Episode 21 – IO Psychology – Autonomy paradox & the power of (learning) goals

Industrial-organizational (IO) psychology applies psychological theories and principles to organizations. Questions about workplace productivity, quality of work(-life), structure of work, leadership as well as the effect of personal traits are important research topics in this field. In this Podcast Session I talked to Prof. Dr. Tanja Bipp, professor for industrial-organizational psychology at the University of Wuerzburg. In the discussion we tried to combine the macro and micro level of this topic by looking at the implications of digital transformation on individual workers, workplace environment, and productivity. We talked about current research on skills and competences of the future, job-crafting, and the potential of AI in context of HR selection and development.

IO Psychology – Autonomy paradox & the power of goals

In times of digital transformation and rapid technological progress, the psychological aspects of work, have become even more important as they highly affect the productivity of workers and therefore organizations in general. IO psychology applies knowledge from psychology to the field of work – the main goal is to contribute to the optimization process of work from research point of view by considering the perspective of employees, organizations, and factors that contribute to motivation, health, and productivity.

The (old) fear of technological unemployment

IO psychology became prominent in the 1920s-30s, times of massive technological change and the implementation of mass production. Similar to nowadays, people were afraid that machines will replace their jobs – the (old) fear of technological unemployment. (Under the following link, one can find a calculation of probabilities, at which a certain job might be substituted by robots/machines: https://job-futuromat.iab.de/ )
But what we learned from the past hundred years in IO psychology is that there is a constant change and the economy as well as workers and organizations are adapting constantly. The question is, how does the economic system deal with the faster technological and disruptive innovations? Will the system be able to adapt again? As innovation cycles become shorter and the speed of progress has been increasing constantly, organizations do not have much time to adapt. Getting along with this development, organizations must develop concepts how to select, train, motivate, and keep employees healthy on a long-run perspective. By focusing on rivals and competition on the market, organizations tend to underestimate internal challenges – today more than ever, this could have severe consequences.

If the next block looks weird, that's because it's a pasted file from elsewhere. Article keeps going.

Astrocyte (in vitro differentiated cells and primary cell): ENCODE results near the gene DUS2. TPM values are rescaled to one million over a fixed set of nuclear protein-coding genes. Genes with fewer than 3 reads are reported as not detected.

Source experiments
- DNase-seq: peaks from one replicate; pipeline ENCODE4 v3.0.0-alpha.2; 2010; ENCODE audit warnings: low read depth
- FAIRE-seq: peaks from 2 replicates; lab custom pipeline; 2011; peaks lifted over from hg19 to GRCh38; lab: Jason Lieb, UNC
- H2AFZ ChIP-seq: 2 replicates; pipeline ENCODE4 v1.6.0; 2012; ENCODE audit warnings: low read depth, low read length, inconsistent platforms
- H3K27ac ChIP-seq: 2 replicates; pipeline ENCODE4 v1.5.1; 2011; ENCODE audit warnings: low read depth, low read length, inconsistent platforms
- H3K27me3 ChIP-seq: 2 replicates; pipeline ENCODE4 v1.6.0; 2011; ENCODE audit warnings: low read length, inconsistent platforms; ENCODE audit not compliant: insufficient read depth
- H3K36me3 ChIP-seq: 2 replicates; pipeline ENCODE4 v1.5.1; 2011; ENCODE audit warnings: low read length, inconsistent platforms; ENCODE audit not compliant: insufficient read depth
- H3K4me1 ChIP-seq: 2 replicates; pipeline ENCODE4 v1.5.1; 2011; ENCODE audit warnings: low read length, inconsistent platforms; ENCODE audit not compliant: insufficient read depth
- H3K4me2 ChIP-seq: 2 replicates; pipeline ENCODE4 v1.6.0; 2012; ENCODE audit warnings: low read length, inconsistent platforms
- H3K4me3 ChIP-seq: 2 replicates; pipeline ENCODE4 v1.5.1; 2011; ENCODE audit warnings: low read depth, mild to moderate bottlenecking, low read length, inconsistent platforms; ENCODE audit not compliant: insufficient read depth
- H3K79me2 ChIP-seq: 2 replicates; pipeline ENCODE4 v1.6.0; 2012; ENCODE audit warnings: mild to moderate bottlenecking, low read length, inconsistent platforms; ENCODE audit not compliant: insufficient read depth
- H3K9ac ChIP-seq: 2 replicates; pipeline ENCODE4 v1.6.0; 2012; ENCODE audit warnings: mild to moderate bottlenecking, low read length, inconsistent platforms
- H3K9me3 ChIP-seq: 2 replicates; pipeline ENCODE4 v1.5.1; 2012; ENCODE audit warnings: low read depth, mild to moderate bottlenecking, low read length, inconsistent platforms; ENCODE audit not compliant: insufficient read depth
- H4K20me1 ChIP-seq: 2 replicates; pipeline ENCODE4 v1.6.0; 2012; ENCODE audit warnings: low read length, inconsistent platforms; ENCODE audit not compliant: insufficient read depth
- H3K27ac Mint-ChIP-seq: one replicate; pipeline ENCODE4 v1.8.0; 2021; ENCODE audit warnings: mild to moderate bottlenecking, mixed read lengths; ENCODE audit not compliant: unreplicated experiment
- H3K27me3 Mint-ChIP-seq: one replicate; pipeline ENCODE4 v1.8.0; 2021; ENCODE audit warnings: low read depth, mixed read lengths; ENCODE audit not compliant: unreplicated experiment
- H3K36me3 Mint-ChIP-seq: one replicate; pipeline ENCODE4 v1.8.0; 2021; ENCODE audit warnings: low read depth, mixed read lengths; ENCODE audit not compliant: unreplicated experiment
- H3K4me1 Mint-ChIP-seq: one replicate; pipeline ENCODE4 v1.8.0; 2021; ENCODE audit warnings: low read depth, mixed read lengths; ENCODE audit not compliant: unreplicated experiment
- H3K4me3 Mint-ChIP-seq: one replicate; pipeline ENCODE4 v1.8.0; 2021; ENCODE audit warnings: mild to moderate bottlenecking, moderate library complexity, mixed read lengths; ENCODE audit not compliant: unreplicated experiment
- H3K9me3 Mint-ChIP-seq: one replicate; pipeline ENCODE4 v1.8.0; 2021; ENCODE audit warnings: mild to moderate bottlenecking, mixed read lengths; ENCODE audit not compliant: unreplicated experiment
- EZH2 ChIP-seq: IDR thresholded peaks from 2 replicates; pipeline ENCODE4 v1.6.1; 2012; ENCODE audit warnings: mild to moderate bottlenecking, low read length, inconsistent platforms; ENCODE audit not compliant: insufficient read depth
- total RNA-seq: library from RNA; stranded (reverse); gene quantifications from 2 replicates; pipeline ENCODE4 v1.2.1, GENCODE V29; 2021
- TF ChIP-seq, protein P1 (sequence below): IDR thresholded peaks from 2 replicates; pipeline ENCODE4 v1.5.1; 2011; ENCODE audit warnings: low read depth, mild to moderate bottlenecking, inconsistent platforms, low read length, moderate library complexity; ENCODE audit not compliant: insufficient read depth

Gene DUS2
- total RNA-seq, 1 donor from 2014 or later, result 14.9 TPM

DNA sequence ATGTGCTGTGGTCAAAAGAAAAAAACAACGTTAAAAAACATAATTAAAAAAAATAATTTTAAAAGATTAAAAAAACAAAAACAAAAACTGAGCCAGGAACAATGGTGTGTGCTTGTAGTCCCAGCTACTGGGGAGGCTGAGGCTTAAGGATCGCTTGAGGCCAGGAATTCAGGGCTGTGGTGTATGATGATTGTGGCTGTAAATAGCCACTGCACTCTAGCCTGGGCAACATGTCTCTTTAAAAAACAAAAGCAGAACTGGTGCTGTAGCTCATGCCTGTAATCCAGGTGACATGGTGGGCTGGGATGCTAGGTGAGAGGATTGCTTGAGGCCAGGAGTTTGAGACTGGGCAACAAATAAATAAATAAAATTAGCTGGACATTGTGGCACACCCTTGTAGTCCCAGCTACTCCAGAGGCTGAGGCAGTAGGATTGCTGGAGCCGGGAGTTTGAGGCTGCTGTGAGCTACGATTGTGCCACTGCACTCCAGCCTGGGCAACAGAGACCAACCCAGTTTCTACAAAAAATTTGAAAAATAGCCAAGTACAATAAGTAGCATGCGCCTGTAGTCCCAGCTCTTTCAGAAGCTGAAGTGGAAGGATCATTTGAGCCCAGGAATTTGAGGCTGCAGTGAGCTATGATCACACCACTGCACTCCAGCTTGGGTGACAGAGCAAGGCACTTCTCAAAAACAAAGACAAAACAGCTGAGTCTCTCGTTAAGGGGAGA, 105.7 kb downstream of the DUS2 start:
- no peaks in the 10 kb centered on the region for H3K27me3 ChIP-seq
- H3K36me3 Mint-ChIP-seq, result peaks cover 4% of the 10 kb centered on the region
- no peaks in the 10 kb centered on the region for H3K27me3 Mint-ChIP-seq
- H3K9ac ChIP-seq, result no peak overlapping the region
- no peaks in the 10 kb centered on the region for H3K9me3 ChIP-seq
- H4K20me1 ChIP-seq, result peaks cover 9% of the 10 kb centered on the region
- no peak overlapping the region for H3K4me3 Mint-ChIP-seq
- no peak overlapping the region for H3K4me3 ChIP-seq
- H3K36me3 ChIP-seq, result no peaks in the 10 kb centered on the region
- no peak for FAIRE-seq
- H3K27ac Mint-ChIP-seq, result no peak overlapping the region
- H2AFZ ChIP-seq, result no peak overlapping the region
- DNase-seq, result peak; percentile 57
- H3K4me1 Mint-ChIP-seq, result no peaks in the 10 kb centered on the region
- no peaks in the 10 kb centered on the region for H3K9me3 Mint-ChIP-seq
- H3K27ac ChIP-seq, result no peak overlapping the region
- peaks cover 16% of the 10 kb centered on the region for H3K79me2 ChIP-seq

Autonomy paradox

What has changed in the past decades is that employees have become much more expected to be responsible for their careers – to plan, to be ahead of time, to think what kind of skills they will need in the future and how to develop themselves (1). Times when employees entered a company and basically stayed there for the rest of their work-life have passed. This is also accompanied by an increase in autonomy at work – implying a higher motivation – but also increasing individual responsibility and therefore higher pressure. Research has shown that there are advantages and disadvantages associated with that.
If we pick as an example the increasing use of information and communications technology (ICT), robots, algorithms, and other technologies support work-life, we observe on the one side more autonomy (flexibility of work) and on the other side higher pressure since employees have become accessible 24/7. This creates an “autonomy paradox” (2) and organizations – especially for executives and leaders in an organization – must take this development seriously as it affects productivity and long-term health of their employees. They must be aware of that and are challenged to design a working environment, where employees stay motived and healthy in the long run. With that, they can stimulate work motivation and performance. What sounds easy in theory is much more difficult in practice – that we can say for sure – there is no „one size fits all“ job design-model. (s. scientific overview on the topic: https://bit.ly/2FFJnYB )